Richard Grossman PhD – Exploring Ayahuasca, Acupuncture and Healing


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During this episode of Psychedelics Today, Kyle Buller interviews Dr. Richard Grossman, an ayahuasca ceremony facilitator and expert with a background in healing and acupuncture.

Episode Quotes

  • I find mystical poetry to be an amazing aid in ceremony work.
  • Is it the vision or the emotion that you feel and then the vision comes?
  • In my work, the psychedelic experience is about going beyond the visionary state.
  • The core of all creation is in the heart and breath.

 



Show Notes

  • About Dr. Richard Grossman
    • Has a long background in healing.
    • He used to be a macrobiotic chef.
    • Primeval meditations and licensed acupuncturist.
    • Works with ayahuasca and San Pedro.
  • How did Richard get involved in ayahuasca?
    • A friend brought some up from Peru and his life changed in one night.
    • It took him years as an acupuncturist learning more about healing.
    • He’s been doing this for about thirty years.
  • Do you integrate your acupuncture practice into ceremony?
    • Not so much with ayahuasca – that’s done traditionally.
    • He had a lot of experience with the Shipibo Tradition.
    • With the San Pedro method, the body change happens in one day.
  • Opinions on psychedelic visions.
    • Many people want them and they’re a distraction.
    • The real thing is that the source of everything is within.
    • If a person can experience that for an instant, their life changes.
    • There are a lot of things happening on subtle levels.
    • The psychonaut and healing processes are quite different.
  • What are some examples of ideas you’ve seen in the psychedelic community?
    • People trying to draw in gods and goddesses.
    • You need to see how deep a human being can go, it’s an infinite journey.
  • What is it like to go deeper and deeper?
    • If you can imagine a series of curtains parting over and over and over again.
    • You begin to see places of illusion.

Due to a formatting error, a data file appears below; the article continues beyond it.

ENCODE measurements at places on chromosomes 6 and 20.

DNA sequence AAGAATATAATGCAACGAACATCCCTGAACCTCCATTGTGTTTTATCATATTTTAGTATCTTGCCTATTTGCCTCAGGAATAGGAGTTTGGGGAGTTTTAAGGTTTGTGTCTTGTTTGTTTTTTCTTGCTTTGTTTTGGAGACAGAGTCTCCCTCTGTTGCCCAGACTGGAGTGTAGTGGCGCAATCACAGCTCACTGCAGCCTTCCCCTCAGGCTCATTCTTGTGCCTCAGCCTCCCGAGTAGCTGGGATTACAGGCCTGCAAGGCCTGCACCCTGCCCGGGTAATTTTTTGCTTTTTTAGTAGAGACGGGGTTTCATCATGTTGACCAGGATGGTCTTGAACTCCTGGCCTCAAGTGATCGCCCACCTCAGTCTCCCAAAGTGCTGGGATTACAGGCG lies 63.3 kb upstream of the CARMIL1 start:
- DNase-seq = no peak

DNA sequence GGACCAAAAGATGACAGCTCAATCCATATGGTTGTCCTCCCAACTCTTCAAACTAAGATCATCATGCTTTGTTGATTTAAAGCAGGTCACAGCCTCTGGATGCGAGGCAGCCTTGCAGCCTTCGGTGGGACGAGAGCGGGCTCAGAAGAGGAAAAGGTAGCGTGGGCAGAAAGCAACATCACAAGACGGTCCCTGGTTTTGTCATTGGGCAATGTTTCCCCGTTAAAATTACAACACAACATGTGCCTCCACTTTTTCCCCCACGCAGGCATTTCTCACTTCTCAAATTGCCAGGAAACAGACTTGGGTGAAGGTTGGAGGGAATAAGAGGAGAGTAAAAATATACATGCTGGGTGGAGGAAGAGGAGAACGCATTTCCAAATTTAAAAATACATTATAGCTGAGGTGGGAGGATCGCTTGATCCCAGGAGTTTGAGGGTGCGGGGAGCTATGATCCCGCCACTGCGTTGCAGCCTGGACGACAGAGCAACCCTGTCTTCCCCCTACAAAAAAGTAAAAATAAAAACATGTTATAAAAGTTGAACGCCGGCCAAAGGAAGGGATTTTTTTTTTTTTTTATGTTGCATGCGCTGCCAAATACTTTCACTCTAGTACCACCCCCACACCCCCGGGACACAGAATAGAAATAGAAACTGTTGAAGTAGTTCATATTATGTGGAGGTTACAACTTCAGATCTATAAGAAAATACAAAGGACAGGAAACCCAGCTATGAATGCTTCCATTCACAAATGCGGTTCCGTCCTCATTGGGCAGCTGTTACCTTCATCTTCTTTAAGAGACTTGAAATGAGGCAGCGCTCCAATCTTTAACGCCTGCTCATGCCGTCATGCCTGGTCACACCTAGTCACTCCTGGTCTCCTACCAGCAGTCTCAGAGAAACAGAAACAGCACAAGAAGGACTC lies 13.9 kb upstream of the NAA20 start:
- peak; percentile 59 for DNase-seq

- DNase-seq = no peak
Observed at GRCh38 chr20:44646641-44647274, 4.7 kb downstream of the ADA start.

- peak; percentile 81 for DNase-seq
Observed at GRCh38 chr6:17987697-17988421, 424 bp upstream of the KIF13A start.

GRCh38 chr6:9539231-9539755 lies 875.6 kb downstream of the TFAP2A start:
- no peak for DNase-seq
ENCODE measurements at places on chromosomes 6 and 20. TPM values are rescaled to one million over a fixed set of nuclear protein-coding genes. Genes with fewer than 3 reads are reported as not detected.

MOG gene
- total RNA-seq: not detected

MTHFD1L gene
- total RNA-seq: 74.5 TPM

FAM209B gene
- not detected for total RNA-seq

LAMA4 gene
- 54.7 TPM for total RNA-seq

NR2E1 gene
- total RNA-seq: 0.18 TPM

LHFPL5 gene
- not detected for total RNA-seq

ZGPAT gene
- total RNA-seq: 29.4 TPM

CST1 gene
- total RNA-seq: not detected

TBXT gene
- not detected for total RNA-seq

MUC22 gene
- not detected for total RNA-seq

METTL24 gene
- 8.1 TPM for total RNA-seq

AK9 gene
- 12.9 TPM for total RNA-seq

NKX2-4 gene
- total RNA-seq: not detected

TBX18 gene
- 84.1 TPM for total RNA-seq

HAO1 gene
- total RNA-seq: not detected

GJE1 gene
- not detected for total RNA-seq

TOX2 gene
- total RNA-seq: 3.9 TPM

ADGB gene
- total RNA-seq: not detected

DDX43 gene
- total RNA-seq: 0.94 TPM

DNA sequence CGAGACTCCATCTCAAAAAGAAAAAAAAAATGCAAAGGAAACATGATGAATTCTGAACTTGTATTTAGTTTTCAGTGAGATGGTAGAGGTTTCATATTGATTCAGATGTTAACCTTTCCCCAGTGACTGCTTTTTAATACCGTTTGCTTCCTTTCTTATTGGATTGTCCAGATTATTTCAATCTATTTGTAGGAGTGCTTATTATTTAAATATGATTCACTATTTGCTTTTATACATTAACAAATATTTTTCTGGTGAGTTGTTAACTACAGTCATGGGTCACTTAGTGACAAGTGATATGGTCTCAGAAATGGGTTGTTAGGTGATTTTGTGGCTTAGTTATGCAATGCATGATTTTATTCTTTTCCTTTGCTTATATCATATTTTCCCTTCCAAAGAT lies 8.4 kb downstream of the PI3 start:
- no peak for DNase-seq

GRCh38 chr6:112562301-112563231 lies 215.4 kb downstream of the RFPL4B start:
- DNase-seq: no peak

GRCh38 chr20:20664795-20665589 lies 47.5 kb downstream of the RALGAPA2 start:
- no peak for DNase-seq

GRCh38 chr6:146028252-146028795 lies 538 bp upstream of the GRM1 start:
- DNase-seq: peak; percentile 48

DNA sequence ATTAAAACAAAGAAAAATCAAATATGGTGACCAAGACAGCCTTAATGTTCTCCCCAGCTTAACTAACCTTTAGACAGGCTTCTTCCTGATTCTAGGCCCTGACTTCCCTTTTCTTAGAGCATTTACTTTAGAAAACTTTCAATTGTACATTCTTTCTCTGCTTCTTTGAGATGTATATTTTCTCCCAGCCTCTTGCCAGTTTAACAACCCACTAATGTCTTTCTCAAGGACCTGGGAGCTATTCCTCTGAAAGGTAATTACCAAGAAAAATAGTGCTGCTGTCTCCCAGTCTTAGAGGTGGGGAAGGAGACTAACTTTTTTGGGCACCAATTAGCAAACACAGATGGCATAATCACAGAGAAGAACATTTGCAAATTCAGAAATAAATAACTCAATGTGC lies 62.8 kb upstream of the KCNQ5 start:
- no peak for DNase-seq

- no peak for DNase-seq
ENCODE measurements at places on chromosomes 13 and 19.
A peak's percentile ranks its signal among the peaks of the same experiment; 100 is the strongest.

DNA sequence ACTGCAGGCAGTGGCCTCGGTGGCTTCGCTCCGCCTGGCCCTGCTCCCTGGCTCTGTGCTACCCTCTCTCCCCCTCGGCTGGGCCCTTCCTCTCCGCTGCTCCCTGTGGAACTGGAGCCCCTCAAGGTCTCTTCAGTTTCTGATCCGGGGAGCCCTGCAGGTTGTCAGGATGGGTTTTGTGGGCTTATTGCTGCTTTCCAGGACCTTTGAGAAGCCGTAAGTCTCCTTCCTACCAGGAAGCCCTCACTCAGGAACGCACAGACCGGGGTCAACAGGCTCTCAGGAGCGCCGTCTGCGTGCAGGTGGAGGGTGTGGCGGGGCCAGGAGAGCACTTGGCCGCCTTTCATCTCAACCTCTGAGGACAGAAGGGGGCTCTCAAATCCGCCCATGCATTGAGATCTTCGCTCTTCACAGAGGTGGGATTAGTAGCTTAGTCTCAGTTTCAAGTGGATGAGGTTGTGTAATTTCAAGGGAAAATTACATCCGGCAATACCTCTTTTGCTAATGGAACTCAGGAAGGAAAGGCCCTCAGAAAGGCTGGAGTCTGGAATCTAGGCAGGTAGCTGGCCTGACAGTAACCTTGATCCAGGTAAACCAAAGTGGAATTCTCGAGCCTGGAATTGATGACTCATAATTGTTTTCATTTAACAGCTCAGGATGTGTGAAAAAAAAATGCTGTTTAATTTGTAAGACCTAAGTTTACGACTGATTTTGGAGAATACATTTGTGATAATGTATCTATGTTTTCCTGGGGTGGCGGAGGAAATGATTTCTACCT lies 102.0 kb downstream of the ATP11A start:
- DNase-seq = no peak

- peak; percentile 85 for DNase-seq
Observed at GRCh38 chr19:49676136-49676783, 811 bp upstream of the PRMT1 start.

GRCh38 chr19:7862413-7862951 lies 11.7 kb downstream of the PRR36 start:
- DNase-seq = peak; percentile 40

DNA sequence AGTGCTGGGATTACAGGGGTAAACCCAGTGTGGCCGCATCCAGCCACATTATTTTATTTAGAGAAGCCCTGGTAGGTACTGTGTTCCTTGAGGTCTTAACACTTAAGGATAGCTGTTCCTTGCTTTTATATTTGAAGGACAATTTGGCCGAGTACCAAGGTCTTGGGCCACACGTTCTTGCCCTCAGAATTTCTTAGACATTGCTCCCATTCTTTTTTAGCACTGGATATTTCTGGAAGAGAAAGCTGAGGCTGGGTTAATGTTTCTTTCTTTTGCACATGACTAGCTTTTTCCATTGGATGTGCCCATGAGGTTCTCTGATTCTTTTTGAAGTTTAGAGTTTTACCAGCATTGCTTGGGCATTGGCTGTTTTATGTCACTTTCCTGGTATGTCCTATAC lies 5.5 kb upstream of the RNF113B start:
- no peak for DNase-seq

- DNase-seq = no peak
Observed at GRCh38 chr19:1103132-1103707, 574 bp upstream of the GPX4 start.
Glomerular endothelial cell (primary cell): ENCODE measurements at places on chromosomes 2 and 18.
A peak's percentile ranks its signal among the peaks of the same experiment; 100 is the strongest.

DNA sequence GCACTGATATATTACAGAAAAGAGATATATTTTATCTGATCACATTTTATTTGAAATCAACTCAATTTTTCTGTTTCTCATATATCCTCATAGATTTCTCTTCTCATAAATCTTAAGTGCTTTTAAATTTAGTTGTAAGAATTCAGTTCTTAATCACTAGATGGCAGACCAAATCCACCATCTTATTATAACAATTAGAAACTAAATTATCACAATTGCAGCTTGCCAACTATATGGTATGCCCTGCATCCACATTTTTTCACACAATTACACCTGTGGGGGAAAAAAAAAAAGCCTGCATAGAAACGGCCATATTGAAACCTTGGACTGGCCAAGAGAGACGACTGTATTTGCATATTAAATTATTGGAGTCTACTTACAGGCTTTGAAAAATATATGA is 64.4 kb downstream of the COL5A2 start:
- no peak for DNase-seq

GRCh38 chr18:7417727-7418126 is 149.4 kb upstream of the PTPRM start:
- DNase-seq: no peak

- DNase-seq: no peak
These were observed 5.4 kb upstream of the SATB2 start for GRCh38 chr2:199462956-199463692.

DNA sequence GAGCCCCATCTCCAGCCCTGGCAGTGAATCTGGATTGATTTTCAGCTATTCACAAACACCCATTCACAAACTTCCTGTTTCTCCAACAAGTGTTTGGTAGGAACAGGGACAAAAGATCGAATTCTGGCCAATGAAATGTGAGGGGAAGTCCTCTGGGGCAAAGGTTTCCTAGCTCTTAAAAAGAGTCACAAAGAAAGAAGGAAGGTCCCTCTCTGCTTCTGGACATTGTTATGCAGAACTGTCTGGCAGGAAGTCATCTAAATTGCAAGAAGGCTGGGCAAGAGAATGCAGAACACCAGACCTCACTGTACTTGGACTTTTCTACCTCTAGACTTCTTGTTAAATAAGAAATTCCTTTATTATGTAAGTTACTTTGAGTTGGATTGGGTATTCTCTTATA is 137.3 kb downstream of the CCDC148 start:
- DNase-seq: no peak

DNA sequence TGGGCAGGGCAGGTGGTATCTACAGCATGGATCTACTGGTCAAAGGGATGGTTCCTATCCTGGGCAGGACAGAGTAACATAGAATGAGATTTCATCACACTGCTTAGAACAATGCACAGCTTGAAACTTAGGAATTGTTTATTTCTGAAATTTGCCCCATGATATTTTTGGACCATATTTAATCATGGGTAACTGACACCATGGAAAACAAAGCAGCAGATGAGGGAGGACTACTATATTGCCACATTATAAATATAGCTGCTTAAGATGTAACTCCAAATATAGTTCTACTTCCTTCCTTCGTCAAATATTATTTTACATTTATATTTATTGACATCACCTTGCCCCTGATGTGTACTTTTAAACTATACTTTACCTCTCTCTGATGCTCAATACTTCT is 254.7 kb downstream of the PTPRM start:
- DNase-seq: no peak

• During one of his trips, he visualized himself in a Nazi concentration camp.
      • A voice told him to trust and forgive.
      • He began to question what forgiveness and trust mean.
    • Some people are seeking spirituality and not really healing within.
      • Ayahuasca tourism is a fairly good thing, rather than people coming and ruining the jungle.
    • How would you define a healing process?
      • It’s a complex subject, he likes the idea of a series of concentric circles.
    • Do you work with a person’s energy?
      • People get very relaxed.
      • If there is someone who can’t get relax he calms them with acupuncture.
    • Do you think intoxicants affects the chi?
      • San Pedro or ayahuasca are not considered intoxicants.
      • He sees that ayahuasca is only good for the body.
      • Psilocybin has a rough effect on the liver.
      • The tannins in ayahuasca are valuable and bind toxins in the body.
    • Do you have to worry about any cardiovascular problems?
      • It is a stimulant so he screens people before doing the ceremony.
      • Beauty is a healing process, beauty heals.
    • Is there anything you’re excited about in the psychedelic world?
      • When the community comes together to heal it’s powerful.
      • We’re all going to a place of more love, peace, joy, and healing.